And if that "hard" threshold moves back and forth the wrong way because of the noise, you've turned your comparator into an oscillator for signals that stay too close to the threshold.
 

Thread Starter

Vinnie90

Joined Jul 7, 2016
78
Hi all,

thanks for all the answers. Let me recollect all the thoughts until now:
- Question: the original question was about the behavior in the undetermined input region for logic gates (I am trying to calculate more or less the discharging time of a capacitor to make a capacitance meter). The question was what will be the output for a slow transition high to low

Answers
- @Papabravo: within the undefined region the transistors are not fully in saturations, thus there is some ground bounce (current flowing from supply to gnd with low impedance) that can damage the gate -> Transitions have to be reasonably fast to reduce the power.
-@WBahn and @crutschow: the undefined region comes from the hysteresis of the input stage in the logic gate to avoid unwanted transitions due to noise on the input. Use of a schmitt trigger -> Also get rid of the slow falling edge
-@danadak: for sequential logic systems there can be troubles because of the propagation delay and hold times. The output does not behaves correctly when the all states of the state machine are not univocally determined.

If I understand correctly however, the hysteresis and undefined regions are different things. In fact, to have a robust noise rejection a couple of hundreds millivolts should be sufficient, while undetermined regions can be in the order of Volts (depending on the logic family).

Following all you advices I have added before my XOR logic gate a voltage comparator with some hysteresis (lt6700) to sharpen the falling edge of the RC section and avoid a very slow transition at the input of the logic gate.
 

Attachments

WBahn

Joined Mar 31, 2012
24,693
Hi all,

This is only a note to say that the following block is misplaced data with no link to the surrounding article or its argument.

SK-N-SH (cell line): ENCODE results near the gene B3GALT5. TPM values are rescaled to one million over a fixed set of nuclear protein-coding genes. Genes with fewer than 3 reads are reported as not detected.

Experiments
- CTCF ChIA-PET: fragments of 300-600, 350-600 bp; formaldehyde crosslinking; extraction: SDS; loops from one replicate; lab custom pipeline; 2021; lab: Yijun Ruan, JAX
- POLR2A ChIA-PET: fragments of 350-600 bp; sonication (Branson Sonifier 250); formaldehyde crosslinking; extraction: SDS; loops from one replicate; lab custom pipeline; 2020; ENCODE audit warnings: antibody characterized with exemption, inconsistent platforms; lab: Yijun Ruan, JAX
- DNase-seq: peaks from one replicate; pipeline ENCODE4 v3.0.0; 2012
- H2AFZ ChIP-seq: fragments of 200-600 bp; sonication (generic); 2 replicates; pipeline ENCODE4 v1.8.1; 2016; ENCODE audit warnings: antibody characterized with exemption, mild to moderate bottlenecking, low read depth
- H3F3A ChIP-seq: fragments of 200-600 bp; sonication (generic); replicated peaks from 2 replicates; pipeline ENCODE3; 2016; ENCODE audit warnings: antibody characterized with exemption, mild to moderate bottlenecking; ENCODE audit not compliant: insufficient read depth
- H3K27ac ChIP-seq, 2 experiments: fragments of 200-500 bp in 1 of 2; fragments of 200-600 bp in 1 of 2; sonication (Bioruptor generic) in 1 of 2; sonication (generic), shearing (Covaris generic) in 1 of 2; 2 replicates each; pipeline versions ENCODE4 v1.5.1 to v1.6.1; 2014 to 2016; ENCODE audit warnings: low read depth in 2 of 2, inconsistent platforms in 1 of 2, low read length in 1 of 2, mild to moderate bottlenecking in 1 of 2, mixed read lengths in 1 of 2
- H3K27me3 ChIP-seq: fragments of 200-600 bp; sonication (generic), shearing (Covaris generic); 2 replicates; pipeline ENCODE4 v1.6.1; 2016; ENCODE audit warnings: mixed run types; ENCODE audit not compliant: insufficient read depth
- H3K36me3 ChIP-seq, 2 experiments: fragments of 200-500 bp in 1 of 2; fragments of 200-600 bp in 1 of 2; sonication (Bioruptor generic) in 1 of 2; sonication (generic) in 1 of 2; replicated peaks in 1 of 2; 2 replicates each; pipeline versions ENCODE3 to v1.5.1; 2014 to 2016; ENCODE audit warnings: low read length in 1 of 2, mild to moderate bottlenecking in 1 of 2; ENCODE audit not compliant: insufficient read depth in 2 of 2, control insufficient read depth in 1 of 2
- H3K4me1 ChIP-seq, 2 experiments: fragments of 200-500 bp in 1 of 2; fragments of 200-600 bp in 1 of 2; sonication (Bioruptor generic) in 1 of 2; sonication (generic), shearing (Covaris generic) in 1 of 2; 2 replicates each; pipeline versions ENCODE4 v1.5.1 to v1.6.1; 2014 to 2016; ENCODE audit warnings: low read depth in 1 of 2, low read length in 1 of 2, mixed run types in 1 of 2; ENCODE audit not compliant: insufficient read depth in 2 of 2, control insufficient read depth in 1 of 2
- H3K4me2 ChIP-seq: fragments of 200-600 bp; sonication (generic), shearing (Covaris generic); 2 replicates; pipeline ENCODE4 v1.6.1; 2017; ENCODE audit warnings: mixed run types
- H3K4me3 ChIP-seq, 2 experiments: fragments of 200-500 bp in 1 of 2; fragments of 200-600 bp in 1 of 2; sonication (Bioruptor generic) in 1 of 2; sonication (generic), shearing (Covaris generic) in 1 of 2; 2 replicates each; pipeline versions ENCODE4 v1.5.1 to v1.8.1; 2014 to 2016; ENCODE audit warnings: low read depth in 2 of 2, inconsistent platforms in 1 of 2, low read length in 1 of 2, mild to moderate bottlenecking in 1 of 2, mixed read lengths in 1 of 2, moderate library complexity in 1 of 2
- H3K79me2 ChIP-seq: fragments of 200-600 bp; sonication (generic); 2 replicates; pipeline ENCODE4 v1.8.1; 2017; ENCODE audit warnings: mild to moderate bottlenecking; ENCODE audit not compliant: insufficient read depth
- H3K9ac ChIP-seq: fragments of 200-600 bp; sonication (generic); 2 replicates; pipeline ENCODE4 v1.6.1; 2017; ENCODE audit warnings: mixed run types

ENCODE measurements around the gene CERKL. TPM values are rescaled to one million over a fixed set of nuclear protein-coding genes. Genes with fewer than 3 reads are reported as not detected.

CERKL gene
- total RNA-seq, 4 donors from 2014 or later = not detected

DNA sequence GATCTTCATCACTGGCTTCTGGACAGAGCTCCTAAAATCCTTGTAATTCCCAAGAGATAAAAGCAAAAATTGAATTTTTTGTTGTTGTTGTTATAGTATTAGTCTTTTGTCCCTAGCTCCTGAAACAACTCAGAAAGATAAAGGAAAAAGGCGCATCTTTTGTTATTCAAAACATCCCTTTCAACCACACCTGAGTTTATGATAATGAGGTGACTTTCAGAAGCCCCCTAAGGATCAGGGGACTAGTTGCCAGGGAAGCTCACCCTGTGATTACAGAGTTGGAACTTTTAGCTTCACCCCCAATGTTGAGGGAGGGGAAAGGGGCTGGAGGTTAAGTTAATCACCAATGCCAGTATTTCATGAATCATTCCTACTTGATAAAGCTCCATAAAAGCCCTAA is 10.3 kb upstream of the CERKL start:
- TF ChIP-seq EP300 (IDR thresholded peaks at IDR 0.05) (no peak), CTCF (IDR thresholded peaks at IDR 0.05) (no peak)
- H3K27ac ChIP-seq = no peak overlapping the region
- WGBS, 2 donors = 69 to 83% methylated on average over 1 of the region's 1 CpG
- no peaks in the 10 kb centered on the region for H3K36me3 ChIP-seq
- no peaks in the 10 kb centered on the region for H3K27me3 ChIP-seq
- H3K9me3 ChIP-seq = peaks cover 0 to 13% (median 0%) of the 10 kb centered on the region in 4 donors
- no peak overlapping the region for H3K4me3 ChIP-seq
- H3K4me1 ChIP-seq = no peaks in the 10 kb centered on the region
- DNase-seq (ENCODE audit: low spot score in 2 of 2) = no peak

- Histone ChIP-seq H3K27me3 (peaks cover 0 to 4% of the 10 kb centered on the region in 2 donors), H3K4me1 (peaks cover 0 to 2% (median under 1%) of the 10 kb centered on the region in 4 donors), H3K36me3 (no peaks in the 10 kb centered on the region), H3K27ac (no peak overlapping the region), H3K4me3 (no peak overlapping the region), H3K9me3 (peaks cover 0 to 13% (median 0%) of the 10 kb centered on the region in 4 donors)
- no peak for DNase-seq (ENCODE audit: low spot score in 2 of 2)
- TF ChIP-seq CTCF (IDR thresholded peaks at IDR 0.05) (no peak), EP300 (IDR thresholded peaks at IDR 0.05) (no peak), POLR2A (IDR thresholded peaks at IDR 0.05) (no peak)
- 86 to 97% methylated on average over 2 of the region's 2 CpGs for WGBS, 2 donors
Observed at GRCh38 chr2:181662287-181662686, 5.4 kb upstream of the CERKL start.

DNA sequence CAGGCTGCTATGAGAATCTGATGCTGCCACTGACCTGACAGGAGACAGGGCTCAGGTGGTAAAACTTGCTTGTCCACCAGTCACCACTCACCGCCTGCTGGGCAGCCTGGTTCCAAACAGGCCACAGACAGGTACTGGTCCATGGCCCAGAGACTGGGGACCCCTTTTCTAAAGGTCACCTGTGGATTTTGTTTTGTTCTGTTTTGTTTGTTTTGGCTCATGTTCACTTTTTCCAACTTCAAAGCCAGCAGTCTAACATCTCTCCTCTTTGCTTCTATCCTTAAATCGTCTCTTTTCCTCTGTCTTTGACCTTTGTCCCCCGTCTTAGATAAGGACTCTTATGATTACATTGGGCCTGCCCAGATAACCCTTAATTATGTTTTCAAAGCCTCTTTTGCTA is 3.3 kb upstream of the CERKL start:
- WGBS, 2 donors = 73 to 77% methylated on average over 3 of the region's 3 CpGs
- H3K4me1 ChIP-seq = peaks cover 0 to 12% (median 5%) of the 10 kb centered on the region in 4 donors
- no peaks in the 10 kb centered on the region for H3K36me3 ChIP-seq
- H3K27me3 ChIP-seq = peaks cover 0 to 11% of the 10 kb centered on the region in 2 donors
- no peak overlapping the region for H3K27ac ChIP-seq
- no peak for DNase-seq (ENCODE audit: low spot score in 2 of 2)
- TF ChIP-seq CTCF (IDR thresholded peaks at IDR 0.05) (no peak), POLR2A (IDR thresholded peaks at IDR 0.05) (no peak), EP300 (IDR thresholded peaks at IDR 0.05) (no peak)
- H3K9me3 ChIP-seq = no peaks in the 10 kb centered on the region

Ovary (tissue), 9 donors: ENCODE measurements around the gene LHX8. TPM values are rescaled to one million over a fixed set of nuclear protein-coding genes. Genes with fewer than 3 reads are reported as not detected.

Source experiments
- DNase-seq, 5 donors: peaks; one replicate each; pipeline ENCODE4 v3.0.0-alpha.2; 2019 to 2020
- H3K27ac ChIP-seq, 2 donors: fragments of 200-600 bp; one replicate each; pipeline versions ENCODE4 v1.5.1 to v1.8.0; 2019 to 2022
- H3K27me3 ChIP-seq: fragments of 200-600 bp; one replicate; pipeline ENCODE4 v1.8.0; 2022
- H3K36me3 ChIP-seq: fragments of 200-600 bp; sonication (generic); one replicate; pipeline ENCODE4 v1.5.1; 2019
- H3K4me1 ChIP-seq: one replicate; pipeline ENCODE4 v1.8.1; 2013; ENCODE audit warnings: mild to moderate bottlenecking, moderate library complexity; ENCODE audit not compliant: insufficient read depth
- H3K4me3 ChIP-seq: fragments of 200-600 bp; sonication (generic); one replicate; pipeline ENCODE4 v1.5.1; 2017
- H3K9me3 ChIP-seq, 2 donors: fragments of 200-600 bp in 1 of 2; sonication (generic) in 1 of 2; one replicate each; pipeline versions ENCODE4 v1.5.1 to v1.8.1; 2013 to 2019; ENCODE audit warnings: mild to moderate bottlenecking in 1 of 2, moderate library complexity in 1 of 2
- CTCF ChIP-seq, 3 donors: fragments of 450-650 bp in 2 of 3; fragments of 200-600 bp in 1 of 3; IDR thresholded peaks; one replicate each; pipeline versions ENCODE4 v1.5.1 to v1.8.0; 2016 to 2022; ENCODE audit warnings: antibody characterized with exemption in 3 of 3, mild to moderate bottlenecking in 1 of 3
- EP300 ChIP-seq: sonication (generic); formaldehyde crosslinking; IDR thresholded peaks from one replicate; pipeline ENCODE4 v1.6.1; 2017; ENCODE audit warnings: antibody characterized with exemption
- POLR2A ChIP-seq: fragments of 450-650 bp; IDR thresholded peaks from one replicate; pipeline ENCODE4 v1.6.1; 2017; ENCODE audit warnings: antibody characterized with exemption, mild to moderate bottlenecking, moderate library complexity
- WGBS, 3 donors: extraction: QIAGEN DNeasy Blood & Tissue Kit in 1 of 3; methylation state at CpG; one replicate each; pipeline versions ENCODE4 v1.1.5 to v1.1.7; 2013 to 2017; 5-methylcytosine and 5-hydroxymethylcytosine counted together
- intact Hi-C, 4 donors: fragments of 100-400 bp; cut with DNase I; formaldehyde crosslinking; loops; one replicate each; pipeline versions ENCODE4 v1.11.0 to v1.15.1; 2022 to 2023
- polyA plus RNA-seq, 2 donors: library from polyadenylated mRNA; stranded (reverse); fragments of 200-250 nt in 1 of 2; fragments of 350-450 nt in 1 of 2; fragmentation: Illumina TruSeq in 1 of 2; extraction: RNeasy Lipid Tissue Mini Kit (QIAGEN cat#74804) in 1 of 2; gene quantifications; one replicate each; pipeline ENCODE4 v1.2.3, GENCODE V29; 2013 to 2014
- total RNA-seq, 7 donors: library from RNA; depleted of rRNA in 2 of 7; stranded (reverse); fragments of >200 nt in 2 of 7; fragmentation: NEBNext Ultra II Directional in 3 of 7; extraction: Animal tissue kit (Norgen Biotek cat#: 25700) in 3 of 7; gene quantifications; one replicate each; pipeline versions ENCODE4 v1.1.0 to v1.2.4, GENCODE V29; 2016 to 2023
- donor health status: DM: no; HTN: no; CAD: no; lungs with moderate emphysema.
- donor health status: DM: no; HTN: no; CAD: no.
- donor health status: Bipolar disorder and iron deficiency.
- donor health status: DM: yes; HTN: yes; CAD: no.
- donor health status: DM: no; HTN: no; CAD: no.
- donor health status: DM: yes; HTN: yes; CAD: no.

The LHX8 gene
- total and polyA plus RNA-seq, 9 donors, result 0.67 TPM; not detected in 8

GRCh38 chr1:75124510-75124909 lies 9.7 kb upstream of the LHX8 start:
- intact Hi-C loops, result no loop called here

thanks for all the answers. Let me recollect all the thoughts until now:
- Question: the original question was about the behavior in the undetermined input region for logic gates (I am trying to calculate more or less the discharging time of a capacitor to make a capacitance meter). The question was what will be the output for a slow transition high to low

Answers
- @Papabravo: within the undefined region the transistors are not fully in saturations, thus there is some ground bounce (current flowing from supply to gnd with low impedance) that can damage the gate -> Transitions have to be reasonably fast to reduce the power.
-@WBahn and @crutschow: the undefined region comes from the hysteresis of the input stage in the logic gate to avoid unwanted transitions due to noise on the input. Use of a schmitt trigger -> Also get rid of the slow falling edge
-@danadak: for sequential logic systems there can be troubles because of the propagation delay and hold times. The output does not behaves correctly when the all states of the state machine are not univocally determined.

If I understand correctly however, the hysteresis and undefined regions are different things. In fact, to have a robust noise rejection a couple of hundreds millivolts should be sufficient, while undetermined regions can be in the order of Volts (depending on the logic family).

Following all you advices I have added before my XOR logic gate a voltage comparator with some hysteresis (lt6700) to sharpen the falling edge of the RC section and avoid a very slow transition at the input of the logic gate.
The undefined region comes from a number of factors. Let's review what the defined regions mean.

VinLOmax is the highest input voltage that the gate is guaranteed to recognize as a logic LO.
VinHImin is the lowest input voltage that the gate is guaranteed to recognize as a logic HI.

For MOST of the voltages between VinLOmax and VinHImin, the gate will recognize it as one or the other and will operate perfectly fine, but the part manufacturer is not guaranteeing which state that voltage will be recognized as. The actual limits are a function of many things, including temperature, production tolerances, supply voltage, and device mismatch.

There is a much narrower region, somewhere between VinLOmax and VinHImin, where the behavior of the device CAN become problematic. It MAY result in large shoot-through currents if both the pullup and pulldown networks are asserted at the same time. It MAY oscillate while the input voltage stays within that region.

IF there is hysteresis in the input stage (of a typical logic gate or comparator) it is NOT there intentionally. IF it happens to be hysteresis in the normal sense (the threshold moving in the direction opposite the changing input), then the device will be less likely to oscillate near the threshold. IF it happens to be in the other sense (the threshold moving in the same direction as the changing input), then the device will be more likely to oscillate near the threshold. In either case there may or may not be large shoot-through currents; these are largely unrelated phenomena.